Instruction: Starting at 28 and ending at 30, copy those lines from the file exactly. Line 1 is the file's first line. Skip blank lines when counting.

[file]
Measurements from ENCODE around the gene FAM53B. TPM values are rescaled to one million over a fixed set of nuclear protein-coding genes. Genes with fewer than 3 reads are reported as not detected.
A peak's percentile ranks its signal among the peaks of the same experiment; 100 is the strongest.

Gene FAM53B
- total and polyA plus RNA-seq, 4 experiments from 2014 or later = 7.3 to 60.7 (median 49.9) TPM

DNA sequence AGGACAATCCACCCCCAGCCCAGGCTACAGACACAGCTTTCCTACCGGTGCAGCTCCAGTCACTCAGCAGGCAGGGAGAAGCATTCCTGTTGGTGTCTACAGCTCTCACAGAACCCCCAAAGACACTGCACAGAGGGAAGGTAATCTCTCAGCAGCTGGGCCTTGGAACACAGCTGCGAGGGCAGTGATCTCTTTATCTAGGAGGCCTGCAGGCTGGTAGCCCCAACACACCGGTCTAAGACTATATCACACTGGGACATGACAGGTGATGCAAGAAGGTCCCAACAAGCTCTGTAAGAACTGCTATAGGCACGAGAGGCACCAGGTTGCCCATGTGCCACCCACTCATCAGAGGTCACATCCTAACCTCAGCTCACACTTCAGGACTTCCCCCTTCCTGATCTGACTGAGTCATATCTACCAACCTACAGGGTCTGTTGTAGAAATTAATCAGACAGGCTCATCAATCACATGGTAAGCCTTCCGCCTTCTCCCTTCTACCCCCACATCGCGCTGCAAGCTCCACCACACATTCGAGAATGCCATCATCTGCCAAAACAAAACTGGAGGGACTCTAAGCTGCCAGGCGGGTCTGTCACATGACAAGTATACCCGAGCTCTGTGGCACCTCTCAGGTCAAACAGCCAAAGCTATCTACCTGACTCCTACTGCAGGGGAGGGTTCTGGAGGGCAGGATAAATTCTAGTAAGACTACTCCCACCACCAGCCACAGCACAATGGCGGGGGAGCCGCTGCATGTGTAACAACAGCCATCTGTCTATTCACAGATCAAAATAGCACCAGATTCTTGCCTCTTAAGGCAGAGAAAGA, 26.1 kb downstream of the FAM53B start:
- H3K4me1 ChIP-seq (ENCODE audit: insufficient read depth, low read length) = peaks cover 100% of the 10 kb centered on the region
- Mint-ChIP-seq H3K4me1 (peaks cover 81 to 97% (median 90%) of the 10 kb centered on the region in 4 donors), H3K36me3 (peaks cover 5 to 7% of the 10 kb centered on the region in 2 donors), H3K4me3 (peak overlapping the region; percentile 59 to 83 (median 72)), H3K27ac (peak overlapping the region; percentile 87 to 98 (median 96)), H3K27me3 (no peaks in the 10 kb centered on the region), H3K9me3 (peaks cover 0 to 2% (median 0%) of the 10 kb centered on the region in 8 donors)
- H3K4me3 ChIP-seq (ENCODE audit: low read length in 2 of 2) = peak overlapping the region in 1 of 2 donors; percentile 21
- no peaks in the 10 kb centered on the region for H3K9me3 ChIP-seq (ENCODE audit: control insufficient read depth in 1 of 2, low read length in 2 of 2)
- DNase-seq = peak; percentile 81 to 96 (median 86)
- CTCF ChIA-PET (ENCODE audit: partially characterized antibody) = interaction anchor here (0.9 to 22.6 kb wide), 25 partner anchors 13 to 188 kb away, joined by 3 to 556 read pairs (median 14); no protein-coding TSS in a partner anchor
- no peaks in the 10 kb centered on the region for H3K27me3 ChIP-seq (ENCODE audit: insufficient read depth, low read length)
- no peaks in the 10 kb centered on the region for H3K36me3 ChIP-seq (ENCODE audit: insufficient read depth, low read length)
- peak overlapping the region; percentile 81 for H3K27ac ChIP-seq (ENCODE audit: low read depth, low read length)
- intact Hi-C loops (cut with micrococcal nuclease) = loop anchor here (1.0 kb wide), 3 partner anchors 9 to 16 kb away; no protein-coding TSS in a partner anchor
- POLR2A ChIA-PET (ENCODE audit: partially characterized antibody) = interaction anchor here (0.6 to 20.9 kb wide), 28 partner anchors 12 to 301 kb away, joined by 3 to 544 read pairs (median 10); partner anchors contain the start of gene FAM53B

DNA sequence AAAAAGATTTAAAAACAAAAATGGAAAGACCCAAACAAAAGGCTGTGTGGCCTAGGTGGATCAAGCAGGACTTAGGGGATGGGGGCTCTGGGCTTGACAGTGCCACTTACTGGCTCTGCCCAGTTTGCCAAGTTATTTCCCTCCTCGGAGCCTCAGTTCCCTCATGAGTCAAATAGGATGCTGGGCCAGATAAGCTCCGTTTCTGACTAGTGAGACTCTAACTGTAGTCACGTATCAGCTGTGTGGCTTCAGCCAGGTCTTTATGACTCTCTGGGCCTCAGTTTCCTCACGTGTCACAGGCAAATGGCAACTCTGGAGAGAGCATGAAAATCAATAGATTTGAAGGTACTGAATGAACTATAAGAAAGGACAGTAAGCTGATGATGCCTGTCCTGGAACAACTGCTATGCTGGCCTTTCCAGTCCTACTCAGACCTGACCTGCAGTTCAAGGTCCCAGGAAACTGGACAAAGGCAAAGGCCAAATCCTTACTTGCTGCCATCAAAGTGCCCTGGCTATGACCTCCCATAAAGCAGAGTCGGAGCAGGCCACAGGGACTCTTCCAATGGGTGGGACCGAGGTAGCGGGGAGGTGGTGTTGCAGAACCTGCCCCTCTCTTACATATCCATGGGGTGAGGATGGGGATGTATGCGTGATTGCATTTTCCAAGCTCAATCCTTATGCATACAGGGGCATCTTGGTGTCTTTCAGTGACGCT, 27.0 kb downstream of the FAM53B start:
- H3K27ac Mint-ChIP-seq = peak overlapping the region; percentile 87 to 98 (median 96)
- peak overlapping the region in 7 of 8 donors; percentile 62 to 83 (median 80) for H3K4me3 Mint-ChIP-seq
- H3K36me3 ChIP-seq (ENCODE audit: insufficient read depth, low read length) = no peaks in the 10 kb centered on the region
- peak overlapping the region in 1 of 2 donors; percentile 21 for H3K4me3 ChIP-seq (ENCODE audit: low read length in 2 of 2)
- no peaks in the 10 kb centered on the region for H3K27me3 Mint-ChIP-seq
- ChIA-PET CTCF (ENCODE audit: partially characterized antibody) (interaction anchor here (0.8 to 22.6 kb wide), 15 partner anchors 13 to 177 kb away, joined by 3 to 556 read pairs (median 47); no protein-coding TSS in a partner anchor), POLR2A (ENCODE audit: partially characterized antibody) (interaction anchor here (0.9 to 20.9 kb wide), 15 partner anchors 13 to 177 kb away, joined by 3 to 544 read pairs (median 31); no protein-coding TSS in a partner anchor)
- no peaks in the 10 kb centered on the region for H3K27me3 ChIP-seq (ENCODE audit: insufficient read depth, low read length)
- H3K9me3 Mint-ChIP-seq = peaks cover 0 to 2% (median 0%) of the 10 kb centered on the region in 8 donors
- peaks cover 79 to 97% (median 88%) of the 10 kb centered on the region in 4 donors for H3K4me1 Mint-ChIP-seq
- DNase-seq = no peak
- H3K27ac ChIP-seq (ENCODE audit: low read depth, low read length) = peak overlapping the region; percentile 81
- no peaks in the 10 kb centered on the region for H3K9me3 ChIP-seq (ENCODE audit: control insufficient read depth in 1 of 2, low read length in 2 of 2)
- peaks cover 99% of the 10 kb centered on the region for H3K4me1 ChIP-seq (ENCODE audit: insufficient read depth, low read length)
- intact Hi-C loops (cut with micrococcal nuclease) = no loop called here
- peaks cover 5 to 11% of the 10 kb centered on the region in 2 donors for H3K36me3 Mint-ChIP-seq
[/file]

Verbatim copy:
- H3K27ac ChIP-seq (ENCODE audit: low read depth, low read length) = peak overlapping the region; percentile 81
- no peaks in the 10 kb centered on the region for H3K9me3 ChIP-seq (ENCODE audit: control insufficient read depth in 1 of 2, low read length in 2 of 2)
- peaks cover 99% of the 10 kb centered on the region for H3K4me1 ChIP-seq (ENCODE audit: insufficient read depth, low read length)